Forex pairs are always involved in currency trading. The pair is the two currencies involved in your trade. For example if you are exchanging US dollars for Swiss francs, the currency pair is USD/CHF.
Theoretically you could trade any two currencies of the world, but in practice most foreign exchange trading is limited to the currencies of the larger financial powers. This does not necessarily mean the biggest or most politically powerful countries. Switzerland for example is only a small country but is a major player in the financial markets because of the global importance of the Swiss banks.
There are 6 major forex pairs which between them account for 90% of the funds traded on the forex markets. These are:
– EUR/USD: the euro and US dollar.
– GBP/USD: the British pound and US dollar, nicknamed Cable because it used to be synchronized on both sides of the Atlantic by a cable running under the ocean.
– USD/JPY: the US dollar and Japanese yen.
– USD/CHF: the US dollar and Swiss franc.
– AUD/USD: the Australian dollar and US dollar.
– USD/CAD: the US dollar and Canadian dollar.
Some traders do get involved in other combinations of these major currencies or pairs that include other currencies such as the New Zealand dollar. But in the beginning it is best to stick with the majors.
The US dollar is the most significant single currency and is involved in 85% of trades according to a 2007 study. The euro is second at 37%. Next come the yen, pound, Swiss franc, AUD and CAD in that order. If you are wondering why these add up to more than 100%, it is because there are always two currencies in every trade.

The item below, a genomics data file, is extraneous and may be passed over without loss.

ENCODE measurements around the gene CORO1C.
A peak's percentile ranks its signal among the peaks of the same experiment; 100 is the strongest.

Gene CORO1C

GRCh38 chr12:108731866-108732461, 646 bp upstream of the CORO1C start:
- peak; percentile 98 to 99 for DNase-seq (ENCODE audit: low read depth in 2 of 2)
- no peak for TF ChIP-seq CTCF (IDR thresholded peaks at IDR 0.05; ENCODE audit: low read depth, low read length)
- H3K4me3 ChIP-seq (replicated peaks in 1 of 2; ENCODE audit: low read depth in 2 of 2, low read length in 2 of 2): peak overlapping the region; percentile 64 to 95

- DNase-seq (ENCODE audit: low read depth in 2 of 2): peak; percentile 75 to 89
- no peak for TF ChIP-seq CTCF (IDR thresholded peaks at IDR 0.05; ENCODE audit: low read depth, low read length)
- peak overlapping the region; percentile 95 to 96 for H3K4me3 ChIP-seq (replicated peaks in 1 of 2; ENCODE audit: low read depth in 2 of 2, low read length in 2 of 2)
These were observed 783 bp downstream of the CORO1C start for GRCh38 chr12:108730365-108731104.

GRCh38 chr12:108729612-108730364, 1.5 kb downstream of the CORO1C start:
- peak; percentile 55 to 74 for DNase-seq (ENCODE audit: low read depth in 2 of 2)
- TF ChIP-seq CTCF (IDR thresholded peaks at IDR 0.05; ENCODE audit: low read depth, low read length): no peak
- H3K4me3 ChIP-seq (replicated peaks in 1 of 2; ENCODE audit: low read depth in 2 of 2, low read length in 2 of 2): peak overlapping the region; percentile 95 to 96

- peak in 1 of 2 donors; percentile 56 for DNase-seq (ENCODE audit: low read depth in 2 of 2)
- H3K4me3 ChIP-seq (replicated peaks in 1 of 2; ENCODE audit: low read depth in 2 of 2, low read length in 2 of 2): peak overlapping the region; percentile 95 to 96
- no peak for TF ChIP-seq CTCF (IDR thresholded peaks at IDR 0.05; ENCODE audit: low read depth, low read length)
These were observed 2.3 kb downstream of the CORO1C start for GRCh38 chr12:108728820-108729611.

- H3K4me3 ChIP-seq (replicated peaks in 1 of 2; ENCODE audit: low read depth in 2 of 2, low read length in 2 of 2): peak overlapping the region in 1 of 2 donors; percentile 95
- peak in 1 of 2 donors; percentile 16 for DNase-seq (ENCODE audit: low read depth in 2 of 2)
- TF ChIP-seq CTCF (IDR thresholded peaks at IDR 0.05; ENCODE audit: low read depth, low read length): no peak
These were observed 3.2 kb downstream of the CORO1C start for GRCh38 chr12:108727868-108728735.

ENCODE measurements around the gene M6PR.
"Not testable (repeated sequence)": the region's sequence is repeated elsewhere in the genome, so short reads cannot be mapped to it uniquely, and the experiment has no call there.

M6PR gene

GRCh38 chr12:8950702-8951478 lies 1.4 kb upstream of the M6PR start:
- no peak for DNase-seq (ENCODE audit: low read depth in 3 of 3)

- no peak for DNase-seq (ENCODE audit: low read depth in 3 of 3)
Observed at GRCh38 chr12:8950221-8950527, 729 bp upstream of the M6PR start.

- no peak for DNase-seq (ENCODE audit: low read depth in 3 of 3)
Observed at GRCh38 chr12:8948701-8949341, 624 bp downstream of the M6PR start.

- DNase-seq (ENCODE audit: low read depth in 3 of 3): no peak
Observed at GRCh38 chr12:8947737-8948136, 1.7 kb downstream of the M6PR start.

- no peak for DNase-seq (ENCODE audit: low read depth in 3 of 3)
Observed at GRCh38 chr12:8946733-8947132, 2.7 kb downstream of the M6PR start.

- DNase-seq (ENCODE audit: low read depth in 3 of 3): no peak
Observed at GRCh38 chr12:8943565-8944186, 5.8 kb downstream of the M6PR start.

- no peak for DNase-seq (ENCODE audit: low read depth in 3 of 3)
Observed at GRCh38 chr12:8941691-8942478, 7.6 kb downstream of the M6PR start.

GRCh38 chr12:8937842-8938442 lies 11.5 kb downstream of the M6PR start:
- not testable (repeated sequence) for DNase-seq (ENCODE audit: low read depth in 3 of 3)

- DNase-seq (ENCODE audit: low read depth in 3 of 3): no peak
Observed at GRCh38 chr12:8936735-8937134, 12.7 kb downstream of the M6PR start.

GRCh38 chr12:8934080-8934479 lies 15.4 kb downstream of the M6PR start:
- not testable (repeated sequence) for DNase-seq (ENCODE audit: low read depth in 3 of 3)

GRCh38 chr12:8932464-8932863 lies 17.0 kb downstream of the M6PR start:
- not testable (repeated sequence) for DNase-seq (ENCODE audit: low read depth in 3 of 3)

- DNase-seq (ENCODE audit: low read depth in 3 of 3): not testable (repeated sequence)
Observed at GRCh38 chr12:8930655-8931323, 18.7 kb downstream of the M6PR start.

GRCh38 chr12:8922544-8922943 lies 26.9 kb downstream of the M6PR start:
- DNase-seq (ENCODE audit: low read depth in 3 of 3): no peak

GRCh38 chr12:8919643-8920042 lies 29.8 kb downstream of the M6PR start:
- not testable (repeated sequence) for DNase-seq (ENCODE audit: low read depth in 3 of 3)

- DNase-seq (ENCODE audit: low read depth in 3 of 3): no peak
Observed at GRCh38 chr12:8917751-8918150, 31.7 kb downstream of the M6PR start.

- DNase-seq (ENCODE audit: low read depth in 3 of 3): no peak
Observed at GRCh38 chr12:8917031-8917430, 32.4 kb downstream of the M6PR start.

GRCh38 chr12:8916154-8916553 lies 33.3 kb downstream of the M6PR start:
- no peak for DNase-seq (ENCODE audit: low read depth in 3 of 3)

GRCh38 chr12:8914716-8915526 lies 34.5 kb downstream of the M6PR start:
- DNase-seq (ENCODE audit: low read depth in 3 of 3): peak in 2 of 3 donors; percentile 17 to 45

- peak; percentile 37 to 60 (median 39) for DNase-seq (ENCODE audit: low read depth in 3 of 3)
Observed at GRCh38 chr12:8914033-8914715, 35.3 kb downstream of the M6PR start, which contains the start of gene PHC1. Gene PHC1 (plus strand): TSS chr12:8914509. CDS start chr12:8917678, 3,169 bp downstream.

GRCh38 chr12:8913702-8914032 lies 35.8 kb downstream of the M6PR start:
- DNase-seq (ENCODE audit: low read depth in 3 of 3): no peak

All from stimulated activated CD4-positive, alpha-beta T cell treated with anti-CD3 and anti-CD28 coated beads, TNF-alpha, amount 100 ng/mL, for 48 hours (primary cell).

What Is The Best Currency Pair For A Beginner?
If you are just starting out in forex, most experts advise beginning with the EUR/USD pair. This is because there is a lot of information about these currencies and the high liquidity results in a smaller spread, so your costs will be lower.
Some of the other currencies have particular characteristics which make most newbies avoid them unless they have special knowledge. For example the value of the Canadian dollar is strongly influenced by the price of oil because Canada is an oil exporter. The Japanese yen can also be affected by the price of oil in the opposite direction because Japan is a large consumer and importer of oil.
You will not want to get involved in a lot of different currencies when you are starting out. The best thing to do is probably to take the EUR/USD market and stay with that for the first few months at least. GBP/USD would be the second choice of the major forex pairs for most new traders.
The Forex Dude